We built a possible community of people, made an offer on the larger rural tract and the sellers refused to sell to us. I didn’t know anything about development, building residential homes or how to craft an option offer for land development. So, I kept asking everyone I came into contact with ‘how do I do this?’ I learned a lot and over the years realized I had acquired knowledge comparable to a master’s degree in residential land development.

It was still frustrating to start and stop.

A group of potential residential buyers would form as a group and six months later they would scatter. Everyone wanted community but our culture’s expectation was to buy a home in six months. The people who were interested just didn’t have the attention span to wait patiently.

There was also the concern it would take years before anything could get built.

You must want something badly enough to create a sustained intensity seeking it. This carries you through the learning process.

There I was with a vision and nothing to show for it but a lot of research, envisioning and a strange hope it would one day happen. Despite being a person who gives up easily or talks myself out of what I am doing, I continued on, diligently. Community living was bubbling up as a trend and would begin to affect real estate in the multi-family, co-living world. This was a cultural need and a new trend. I had a vision and knew it had wings.

Yet, nothing was working, it seemed. So, I finally gave up and faced the fact something needed to change for this to ever happen.

I surrendered to the moment, to the inevitable and to the urban site in Germantown.

I realized what needed to change for this to happen would be for me to change my mind.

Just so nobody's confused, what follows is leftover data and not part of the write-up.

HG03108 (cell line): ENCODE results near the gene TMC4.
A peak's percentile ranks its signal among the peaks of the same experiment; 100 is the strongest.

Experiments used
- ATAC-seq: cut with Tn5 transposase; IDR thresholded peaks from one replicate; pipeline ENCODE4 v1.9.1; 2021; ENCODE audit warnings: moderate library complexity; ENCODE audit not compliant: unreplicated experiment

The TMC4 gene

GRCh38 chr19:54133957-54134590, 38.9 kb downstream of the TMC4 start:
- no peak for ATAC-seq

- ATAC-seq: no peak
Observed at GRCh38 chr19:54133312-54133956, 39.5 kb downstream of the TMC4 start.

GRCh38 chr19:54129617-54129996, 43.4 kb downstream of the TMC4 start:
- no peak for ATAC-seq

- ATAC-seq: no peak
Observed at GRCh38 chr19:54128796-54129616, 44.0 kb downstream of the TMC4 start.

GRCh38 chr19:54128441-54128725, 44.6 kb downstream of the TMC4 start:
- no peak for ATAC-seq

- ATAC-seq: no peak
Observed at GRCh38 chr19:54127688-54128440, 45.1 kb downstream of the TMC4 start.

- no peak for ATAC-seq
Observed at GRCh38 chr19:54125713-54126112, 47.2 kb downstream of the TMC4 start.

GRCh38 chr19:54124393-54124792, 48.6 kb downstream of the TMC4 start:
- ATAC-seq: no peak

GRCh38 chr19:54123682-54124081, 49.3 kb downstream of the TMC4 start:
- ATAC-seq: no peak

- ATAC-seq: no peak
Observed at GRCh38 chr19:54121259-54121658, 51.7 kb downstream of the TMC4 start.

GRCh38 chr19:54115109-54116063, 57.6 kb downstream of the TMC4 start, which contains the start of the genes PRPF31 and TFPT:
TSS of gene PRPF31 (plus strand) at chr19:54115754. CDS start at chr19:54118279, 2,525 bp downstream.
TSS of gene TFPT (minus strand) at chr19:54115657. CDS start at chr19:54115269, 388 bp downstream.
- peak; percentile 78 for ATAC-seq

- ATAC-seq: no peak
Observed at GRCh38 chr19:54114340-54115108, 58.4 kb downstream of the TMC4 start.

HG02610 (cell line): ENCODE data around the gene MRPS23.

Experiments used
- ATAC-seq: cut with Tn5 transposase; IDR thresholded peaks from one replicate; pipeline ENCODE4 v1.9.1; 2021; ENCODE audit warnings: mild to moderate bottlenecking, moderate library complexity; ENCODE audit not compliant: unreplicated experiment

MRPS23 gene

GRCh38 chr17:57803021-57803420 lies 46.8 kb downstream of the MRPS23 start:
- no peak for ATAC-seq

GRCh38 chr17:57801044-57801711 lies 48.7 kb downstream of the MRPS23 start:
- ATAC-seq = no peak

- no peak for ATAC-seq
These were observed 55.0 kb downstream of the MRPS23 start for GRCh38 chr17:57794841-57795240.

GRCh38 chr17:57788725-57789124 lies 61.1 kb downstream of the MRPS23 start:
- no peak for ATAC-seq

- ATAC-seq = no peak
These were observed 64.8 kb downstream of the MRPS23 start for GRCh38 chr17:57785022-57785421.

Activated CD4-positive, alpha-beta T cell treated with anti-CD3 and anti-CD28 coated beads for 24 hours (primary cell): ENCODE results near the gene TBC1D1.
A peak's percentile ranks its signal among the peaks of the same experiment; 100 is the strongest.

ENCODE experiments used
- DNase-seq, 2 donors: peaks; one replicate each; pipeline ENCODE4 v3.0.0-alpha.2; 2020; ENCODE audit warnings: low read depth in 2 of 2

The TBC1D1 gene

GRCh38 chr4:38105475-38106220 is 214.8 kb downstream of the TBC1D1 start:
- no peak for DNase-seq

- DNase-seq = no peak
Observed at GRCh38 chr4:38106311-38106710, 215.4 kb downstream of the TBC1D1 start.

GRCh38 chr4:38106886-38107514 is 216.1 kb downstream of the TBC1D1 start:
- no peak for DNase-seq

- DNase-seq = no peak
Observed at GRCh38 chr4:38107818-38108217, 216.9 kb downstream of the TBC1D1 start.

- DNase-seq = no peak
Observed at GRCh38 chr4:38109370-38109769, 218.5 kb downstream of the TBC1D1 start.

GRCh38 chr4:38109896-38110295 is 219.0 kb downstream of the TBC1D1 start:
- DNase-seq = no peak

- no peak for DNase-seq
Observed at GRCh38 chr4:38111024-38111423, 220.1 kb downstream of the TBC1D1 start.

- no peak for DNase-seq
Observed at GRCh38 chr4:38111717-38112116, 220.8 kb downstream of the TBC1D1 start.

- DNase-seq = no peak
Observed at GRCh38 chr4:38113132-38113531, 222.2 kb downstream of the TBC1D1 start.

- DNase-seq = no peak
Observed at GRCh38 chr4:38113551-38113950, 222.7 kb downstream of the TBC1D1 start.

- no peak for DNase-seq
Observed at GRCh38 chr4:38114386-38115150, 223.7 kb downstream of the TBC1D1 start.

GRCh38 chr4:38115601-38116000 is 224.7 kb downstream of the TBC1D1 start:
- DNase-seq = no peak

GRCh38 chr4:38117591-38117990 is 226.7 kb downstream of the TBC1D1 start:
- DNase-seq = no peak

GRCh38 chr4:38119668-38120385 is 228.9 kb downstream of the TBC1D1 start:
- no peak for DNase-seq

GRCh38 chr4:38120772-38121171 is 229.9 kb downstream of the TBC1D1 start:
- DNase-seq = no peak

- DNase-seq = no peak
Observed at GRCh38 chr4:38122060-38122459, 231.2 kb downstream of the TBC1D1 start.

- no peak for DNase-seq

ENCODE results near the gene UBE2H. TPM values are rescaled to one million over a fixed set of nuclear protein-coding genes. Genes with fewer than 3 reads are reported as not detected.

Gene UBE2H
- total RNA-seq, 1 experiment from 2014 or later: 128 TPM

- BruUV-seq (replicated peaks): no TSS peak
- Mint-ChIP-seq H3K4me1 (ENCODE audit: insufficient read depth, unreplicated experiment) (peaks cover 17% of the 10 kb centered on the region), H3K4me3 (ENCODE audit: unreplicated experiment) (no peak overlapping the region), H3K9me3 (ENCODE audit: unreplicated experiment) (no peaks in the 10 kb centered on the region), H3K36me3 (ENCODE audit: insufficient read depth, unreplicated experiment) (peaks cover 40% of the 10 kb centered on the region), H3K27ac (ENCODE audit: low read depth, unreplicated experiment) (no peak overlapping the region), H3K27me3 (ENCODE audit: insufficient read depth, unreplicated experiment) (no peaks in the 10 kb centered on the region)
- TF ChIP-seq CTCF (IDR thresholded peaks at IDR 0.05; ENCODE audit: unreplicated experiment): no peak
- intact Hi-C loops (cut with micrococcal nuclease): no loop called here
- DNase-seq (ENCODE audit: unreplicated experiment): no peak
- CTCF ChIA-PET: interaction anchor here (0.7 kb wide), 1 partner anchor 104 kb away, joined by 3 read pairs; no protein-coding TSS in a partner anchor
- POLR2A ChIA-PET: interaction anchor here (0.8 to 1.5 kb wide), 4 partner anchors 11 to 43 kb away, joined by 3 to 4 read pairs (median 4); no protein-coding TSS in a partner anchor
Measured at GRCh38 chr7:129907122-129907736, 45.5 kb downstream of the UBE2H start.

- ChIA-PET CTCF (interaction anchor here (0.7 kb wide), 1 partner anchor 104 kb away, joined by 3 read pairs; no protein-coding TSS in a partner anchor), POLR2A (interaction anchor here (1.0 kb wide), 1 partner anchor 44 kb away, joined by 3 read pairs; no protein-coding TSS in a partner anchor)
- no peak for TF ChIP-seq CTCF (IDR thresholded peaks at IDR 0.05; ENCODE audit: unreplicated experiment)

Surrender

“Ah, darn!” I thought. I never wanted to live in Germantown. It was too urban. I wanted to live by nature, on a farm. But we had reached the end of anyone participating and I had reached the end of my expectation. The direction I was taking was not working.

Up against the wall, I decided if it’s going to be, it’s up to me and no one else. I gave up resisting the land opportunity presenting itself like an unrelenting and continuous soft rain on a metal roof. I listened to the flow.

In the idea of parallel realities, there are many within it including the one best reality needed. The wisdom of years watching these opportunities in my own life helped me see to hold a vision doesn’t mean it all happens exactly as you expect. In fact, there are many surprises along the way. The one best reality, generally, has numerous benefits unknown and unrealized at the time.

You just have to go with the flow and accept what arrives at your door.

Land site in Germantown that was later developed into a cohousing community

The land was slightly less than an acre in the center of Germantown, a historical and affluent community of Nashville, within a mile walkable to the city.

I, alone, made an offer on the one acre. There was no one else in my group at the moment interested. I just sent the offer to the seller. By that time I had tried so many times, I had become knowledgeable on how to put an option on property with very little money. And I had my grocery money at best to offer towards earnest money. Of course, that was not enough.